Acclaimed US poet Richard Wilbur has published many books and has twice been awarded the Pulitzer Prize. He is less well known for creating a musical version of Voltaire's “Candide” with Bernstein and Hellman which is still produced throughout the world today.
This poem, "A Late Aubade" derives of course from my marriage. An aubade as we know is a- is an early morning amorous poem or song. This is a late obard because a man is speaking to his wife in bed at about 11:45 in the morning.
"A Late Aubade"
You could be sitting now in a carrel
Turning some liver-spotted page,
Or rising in an elevator-cage
Towards Ladies' Apparel.
You could be planting a raucous bed
of salvia, in rubber gloves,
Or lunching through a screed of someone's loves
With pitying head,
Or making some unhappy setter
Heel, or listening to a bleak
Lecture on Schoenberg's serial technique.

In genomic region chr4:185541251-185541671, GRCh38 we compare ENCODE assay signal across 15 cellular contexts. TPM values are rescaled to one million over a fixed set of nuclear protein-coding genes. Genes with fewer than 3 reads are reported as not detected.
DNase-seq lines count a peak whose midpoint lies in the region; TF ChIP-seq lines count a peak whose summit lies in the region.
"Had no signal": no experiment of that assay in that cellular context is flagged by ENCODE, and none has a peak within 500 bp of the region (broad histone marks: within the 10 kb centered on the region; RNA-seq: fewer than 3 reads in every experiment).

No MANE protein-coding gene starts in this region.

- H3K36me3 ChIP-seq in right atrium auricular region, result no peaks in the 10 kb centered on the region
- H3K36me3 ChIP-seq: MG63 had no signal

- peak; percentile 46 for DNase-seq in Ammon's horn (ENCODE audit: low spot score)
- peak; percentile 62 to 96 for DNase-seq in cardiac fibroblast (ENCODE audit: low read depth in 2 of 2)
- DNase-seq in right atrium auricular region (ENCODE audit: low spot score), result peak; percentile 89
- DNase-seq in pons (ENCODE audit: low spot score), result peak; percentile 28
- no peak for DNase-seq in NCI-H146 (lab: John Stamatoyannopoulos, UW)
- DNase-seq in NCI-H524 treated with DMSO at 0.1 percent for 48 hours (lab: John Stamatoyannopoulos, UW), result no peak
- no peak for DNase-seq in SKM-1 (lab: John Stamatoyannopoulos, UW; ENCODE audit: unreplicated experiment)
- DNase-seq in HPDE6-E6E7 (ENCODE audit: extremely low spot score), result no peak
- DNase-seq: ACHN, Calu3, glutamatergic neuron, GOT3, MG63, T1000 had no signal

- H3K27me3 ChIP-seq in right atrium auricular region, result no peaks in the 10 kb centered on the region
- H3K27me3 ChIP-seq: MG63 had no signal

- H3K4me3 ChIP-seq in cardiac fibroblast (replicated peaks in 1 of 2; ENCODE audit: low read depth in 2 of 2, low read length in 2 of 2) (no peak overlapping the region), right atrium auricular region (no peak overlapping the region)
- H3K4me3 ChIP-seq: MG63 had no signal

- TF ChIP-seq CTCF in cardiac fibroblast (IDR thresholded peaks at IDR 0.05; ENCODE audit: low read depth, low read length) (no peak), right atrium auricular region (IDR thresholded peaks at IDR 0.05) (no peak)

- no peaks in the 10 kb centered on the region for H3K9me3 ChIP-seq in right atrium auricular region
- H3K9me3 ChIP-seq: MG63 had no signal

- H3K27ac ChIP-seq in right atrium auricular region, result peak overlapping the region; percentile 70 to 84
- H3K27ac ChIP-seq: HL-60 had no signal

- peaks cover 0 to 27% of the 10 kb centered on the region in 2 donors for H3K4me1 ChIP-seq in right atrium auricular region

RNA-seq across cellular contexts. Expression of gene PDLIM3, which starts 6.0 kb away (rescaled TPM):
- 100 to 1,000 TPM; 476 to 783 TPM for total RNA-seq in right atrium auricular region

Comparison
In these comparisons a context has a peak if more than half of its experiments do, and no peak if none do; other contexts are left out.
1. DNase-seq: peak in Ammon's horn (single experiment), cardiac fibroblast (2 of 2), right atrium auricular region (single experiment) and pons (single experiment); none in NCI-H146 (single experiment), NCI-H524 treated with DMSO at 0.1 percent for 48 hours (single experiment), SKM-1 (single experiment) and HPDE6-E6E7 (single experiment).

Isn't this better?
Think of all the time you were not
Wasting, and would not care to waste,
Such things, thank God, not being to your taste.
Think what a lot
Of time, by woman's reckoning,
You've saved, and so may spend on this,
You, who would rather lie in bed and kiss
It's almost noon, you say? If so,
Time flies, and I need not rehearse
The rosebuds-theme of centuries of verse.
If you must go,
Wait for a while, then slip downstairs
And bring us up some chilled white wine,
And some blue cheese and crackers, and some fine
That's been approved of by quite a number of people, but I remember its being disapproved of by feminists a few years back. They felt that the man in the poem ought to get out of bed and go downstairs and bring up the cheese and, and the rest.
David Sofield is the Samuel Williston Professor of English at Amherst College, where he has taught the reading and writing of poetry since 1965. He is the co-editor and a contributor to Under Criticism (1998) and the author of a book of poems, Light Disguise (2003).